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11 Dicamba-Damage Lawsuits To Be Consolidated In Federal Court In St. Louis

Dicamba-resistance soybeans sit in a field in rural McLean County, Illinois, in August.
Darrell Hoemann
Midwest Center for Investigative Reporting
Dicamba-resistance soybeans sit in a field in rural McLean County, Illinois, in August.

Lawsuits filed in Arkansas, Illinois, Kansas and Missouri against the makers of the herbicide dicamba will be centralized in the federal court in St. Louis.

The Associated Press reports that the U.S. Judicial Panel on Multidistrict Ligitation decided Thursdayto centralize the 11 cases, which allege the herbicide caused significant damage to soybean crops.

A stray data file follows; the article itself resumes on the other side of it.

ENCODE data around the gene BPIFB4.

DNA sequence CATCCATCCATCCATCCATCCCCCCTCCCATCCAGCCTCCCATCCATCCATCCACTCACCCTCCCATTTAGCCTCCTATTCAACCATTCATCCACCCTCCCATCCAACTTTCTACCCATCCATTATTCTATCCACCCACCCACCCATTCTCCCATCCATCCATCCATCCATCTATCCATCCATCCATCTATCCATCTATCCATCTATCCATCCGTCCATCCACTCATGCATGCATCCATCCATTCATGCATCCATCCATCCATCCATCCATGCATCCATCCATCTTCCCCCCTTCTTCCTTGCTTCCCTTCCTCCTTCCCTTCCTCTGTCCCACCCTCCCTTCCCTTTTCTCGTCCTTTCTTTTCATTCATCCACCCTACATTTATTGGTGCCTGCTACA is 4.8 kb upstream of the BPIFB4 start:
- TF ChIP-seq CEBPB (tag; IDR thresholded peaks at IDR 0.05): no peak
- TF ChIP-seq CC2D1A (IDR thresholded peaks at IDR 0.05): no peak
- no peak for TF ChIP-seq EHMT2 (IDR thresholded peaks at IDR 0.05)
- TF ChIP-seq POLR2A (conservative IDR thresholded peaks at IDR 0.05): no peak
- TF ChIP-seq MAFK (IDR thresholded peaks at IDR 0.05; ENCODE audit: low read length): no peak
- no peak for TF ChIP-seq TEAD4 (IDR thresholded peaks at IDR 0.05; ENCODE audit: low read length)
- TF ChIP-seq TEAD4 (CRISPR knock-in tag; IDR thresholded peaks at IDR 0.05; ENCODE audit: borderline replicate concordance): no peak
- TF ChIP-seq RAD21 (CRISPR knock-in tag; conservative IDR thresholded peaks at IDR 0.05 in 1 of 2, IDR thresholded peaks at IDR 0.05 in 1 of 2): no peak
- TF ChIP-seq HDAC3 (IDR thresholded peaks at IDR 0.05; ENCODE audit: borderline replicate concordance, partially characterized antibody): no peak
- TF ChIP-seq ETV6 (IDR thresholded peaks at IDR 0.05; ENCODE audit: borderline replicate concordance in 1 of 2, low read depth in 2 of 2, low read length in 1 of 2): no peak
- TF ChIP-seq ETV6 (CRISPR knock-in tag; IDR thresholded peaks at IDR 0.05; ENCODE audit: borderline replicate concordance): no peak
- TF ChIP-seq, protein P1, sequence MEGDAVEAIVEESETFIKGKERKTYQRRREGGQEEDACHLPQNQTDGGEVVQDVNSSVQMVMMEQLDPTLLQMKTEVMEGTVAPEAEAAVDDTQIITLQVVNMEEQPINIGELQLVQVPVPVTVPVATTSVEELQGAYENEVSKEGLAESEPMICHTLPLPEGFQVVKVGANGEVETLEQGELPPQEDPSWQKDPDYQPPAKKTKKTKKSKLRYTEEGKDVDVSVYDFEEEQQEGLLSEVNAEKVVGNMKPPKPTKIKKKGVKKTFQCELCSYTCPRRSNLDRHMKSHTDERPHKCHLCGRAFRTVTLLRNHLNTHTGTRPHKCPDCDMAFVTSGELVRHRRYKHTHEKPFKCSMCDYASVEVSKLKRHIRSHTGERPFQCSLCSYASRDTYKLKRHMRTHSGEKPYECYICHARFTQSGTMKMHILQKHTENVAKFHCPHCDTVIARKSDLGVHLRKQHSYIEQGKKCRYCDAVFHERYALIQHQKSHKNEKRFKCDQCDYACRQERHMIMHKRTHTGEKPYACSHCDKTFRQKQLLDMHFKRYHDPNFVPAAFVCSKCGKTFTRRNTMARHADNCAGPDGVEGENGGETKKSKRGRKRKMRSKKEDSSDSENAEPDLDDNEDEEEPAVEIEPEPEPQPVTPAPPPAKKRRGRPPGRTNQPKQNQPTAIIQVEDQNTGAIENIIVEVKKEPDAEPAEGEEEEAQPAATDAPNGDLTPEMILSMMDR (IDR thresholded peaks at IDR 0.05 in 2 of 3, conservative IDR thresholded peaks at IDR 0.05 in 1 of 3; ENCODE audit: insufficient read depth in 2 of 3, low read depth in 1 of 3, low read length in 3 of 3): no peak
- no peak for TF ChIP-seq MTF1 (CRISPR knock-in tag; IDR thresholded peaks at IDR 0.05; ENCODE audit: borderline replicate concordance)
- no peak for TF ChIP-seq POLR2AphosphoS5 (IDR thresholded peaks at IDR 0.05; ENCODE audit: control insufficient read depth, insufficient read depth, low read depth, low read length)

The Arkansas Democrat-Gazette reports that attorneys for the companies that make dicamba — Monsanto, BASF, DuPont and Pioneer — opposed centralizing the lawsuits, but said St. Louis was preferable if it was done. Monsanto, which is based in St. Louis, said in an email that it had no specific comment on the decision.

Several Midwestern states saw record numbers of complaints about the herbicide last year, and the weed killer has been blamed for 3.6 million acres of damaged soybeans in 2017 alone.

In response to this year's crop damage, the EPA put forth stricter limits on when and how farmers can spray dicamba. Meanwhile, Arkansas has banned dicamba use from April 16 through Oct. 31, and other states are looking at whether to do the same. 

Copyright 2020 Harvest Public Media. To see more, visit .

Erica Hunzinger is the editor of Harvest Public Media, based at KCUR in Kansas City, Missouri.